Student Delegate Blog: The Passion of the Filmmaker

When filmmakers talk about their “passion project”, they usually mean something that is deeply meaningful or relevant to them.

By Fan Huang

When filmmakers talk about their “passion project”, they usually mean something that is deeply meaningful or relevant to them. But, three out of four dentists filmmakers agree—their passion is nothing compared to Binder Jigjid’s passion in PASSION (say that one three times fast). Byamba Sakhya’s PASSION–now my favorite film of SFIAAFF—documents the decline in Mongolia cinema and how Binder Jigjid desperately tries to rekindle the nation’s appreciation for film by traveling all over the country to promote and screen his film, HUMAN TRAFFIC. Binder Jigjid’s remarkable optimism and perseverance, in spite of seemingly hopeless circumstances, show us that once again it is the courageous will of filmmakers that triumphs and makes inspiring independent works possible. This film is also a perfect example of what the SFIAAFF is all about: enriching and engaging audiences with topics that are ignored by the mainstream media and also both fresh and relevant.


Filmmaker’s Brunch led us to have the wonderful opportunity to chat with producer Anderson Le and director Stephane Gauger of SAIGON ELECTRIC a day after their world premiere. They mentioned how they managed to authentically portray both the Vietnamese and breakdancing culture in the film. Also, there was the discussion of the immense potential of Asian cinema in places like: Phillipines, Mainland China, and Vietnam. The sky is the limit for these nations’ film industries, and jumping on board early would be an adept choice for aspiring Asian filmmakers.

This day shows us that no matter how hopeless it may be for small independent movies to compete against the Hollywood machine, there will always be individuals like Anderson Le, Stephane Gauger, and Binder Jigjid to bring these unique stories to light.

Fan is a participant in this year’s Verizon Student Delegate Program


  • Filmmaking is a very streneous process and passion is the key to success in this business. Though it’s hard, but it’s the same way as a mother bears the child in her womb for nine months. The film maker too requires the same patience and passion.No pain, no gain!

  • I agree with Nawneet – No pain, no gain! Talent fueled by passion is necessary to travel through the road towards success. The documentary of Binder Jigjid’s work and distribution scheme was a great testament and inspiration to keep following your dreams and to be true to yourself. The film deserved two thumbs up in my book.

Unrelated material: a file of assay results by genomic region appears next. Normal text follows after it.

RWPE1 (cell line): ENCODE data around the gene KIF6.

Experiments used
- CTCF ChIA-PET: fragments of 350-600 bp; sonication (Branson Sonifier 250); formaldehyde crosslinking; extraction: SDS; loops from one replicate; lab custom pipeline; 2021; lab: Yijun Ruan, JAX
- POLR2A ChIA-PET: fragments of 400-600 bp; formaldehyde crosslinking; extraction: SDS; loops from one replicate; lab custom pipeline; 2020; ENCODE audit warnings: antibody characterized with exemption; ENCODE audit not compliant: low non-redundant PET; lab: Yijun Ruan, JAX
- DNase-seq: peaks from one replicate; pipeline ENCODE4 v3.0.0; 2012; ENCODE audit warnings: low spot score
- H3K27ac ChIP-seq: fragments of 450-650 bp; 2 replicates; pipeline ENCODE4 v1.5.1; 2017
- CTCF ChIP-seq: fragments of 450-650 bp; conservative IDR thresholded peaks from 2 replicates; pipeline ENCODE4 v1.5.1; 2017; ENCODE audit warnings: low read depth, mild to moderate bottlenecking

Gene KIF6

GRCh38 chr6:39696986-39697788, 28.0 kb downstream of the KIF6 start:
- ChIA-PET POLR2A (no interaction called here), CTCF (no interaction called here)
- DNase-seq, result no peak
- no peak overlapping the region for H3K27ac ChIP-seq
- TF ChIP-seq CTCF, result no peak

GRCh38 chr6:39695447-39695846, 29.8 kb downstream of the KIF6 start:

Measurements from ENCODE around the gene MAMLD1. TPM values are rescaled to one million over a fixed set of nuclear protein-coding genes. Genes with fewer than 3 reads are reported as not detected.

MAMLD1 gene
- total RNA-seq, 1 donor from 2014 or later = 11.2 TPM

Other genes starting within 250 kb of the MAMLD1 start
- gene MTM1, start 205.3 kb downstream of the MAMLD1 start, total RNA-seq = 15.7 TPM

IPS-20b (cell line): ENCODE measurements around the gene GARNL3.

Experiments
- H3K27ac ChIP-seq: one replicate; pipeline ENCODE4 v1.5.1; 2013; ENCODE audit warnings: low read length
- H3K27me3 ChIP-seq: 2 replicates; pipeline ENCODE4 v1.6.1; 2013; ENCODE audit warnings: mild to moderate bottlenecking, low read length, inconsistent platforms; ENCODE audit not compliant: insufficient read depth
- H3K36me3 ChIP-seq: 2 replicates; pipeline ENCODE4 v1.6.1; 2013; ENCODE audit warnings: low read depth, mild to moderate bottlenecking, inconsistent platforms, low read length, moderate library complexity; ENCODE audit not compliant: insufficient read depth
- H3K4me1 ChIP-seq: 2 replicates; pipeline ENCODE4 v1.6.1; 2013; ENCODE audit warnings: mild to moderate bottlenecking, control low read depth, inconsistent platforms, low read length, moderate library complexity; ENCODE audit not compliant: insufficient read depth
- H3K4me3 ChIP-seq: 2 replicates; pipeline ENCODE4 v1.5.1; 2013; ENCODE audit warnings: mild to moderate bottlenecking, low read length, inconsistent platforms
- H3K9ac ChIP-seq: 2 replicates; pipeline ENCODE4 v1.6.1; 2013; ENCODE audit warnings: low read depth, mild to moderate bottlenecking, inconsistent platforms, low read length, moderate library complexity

• PASSION was an extraordinarily personal view of a national tragedy. While Byamba is somewhat upbeat and he doesn’t belabor the point, the two kids shown talking about Cameron’s ALIENS revealed the real challenge for filmmaking in a place like Mongolia, which is awash in imported blockbusters and dozens of Chinese, Japanese and Korean films each year. As Binder laments, the State-run system had its faults (crushing his father’s talent, among other things) but at least it was funded….

  • Great review! I couldn’t help but laugh at your comment about the “awkwardness of gatherings with aunties” because I definitely feel the subtle awkwardness (though sometimes more direct, especially when I cannot communicate with them through mandarin). Heather Keung’s search for connection with the past is creatively conveyed through the use of combining old footage (possibly from the 90’s? I couldn’t help but notice those thick, vintage glasses), and editing them with to look even more antiquated. We are fortunate to live in an era where different digital mediums allow us to delve in the past and recreate it as our own.

  • I also took away from the filmmaker’s brunch the idea that Asia is fertile ground for the aspiring filmmaker. With production and labor costs much lower than anything in America, producer Anderson Le and director Stephane Gauger noted that “Saigon Electric” might have been impossible to create in the U.S. The film was glossy and sexy and it showed Vietnam as quite an accessible place for visitors.

  • It’s pretty interesting because when we asked Stephane and Anderson about making these kinds of projects in the States, they joked that you’ll have to find people who’ll work for free. In a way it’s sad but true. It’s definitely a lot harder finding proper funding when your audience is quite limited here.

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